NEW YORK (AP) – After touching off a firestorm by calling for a new military draft, Harlem Rep. Charles Rangel said Monday that what he wants foremost are answers to whether and why more troops are needed in Iraq.

The congressman insisted that his push for reviving a military draft wasn’t just a political pot stirrer. He told an audience at Baruch College that his primary objective in calling for the draft was to ask frank questions about the basis and objective of the war.

“The draft is an option,” he said. “We’ve got to find out why we need the draft.”

On Sunday, during an appearance on CBS’ “Face the Nation,” the New York Democrat said “there’s no question in my mind that this president and this administration would never have invaded Iraq, especially on the flimsy evidence that was presented to the Congress, if indeed we had a draft.”

The incoming chairman of the House Ways and Means Committee said he will introduce a bill next year requiring Americans to sign up for a new military draft after turning 18.

The war in Iraq never would have occurred if “members of Congress and the administration thought that their kids from their communities would be placed in harm’s way,” Rangel said.

In his speech at Baruch College, Rangel said he wants to hold hearings into current troop levels and future plans for Iraq and other potential conflict regions, noting that the Bush administration has said more troops may be needed.

If they are, the congressman said, it is impossible not to ask where more troops would come from – making the draft an egalitarian way to meet those demands.

“If the country’s in danger, everyone should share in the sacrifice,” Rangel said.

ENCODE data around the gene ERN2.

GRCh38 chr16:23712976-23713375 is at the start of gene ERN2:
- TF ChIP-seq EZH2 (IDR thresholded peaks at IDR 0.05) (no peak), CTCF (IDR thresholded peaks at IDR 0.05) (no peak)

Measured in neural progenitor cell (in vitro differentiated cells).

Speaking with reporters afterward, Rangel said, “You cannot increase the military without raising the possibility of the draft.”

He said the purpose of a hearing would be to ask questions, such as, “Mr. President, share with me what is victory, and if you have any clue what you’re talking about, who is the enemy … who do we negotiate the victory with … who sets the agenda in the Middle East?”

Rangel said he was pushing for a hearing because as a wounded veteran of the Korean War, he hoped “other veterans, when they come home, can have a clearer idea why we are in Iraq.”

In response to a question about former Defense Secretary Donald H. Rumsfeld’s contention that many soldiers now fighting in Iraq would gladly continue, Rangel said, “that’s crap.”

The military drafted conscripts during the Civil War, both world wars and between 1948 and 1973. An agency independent of the Defense Department, the Selective Service System, keeps an updated registry of men age 18-25 – now about 16 million – from which to supply untrained draftees that would supplement the professional all-volunteer armed forces.

Rangel has unsuccessfully sponsored legislation on conscription in the past. He has said the all-volunteer military disproportionately puts the burden of war on minorities and lower-income families.

In 2003, Rangel proposed a measure covering people age 18 to 26. It was defeated 402-2 the following year. This year, he offered a plan to mandate military service for men and women between age 18 and 42; it went nowhere in the Republican-led Congress.

At a time when some lawmakers are urging the military to send more troops to Iraq, “I don’t see how anyone can support the war and not support the draft,” said Rangel, who also proposed a draft in January 2003, before the U.S. invasion of Iraq. “I think to do so is hypocritical.”



Associated Press Writer John Heilprin in Washington contributed to this story.



On the Net:

Selective Service System: http://www.sss.gov

AP-ES-11-20-06 1142EST


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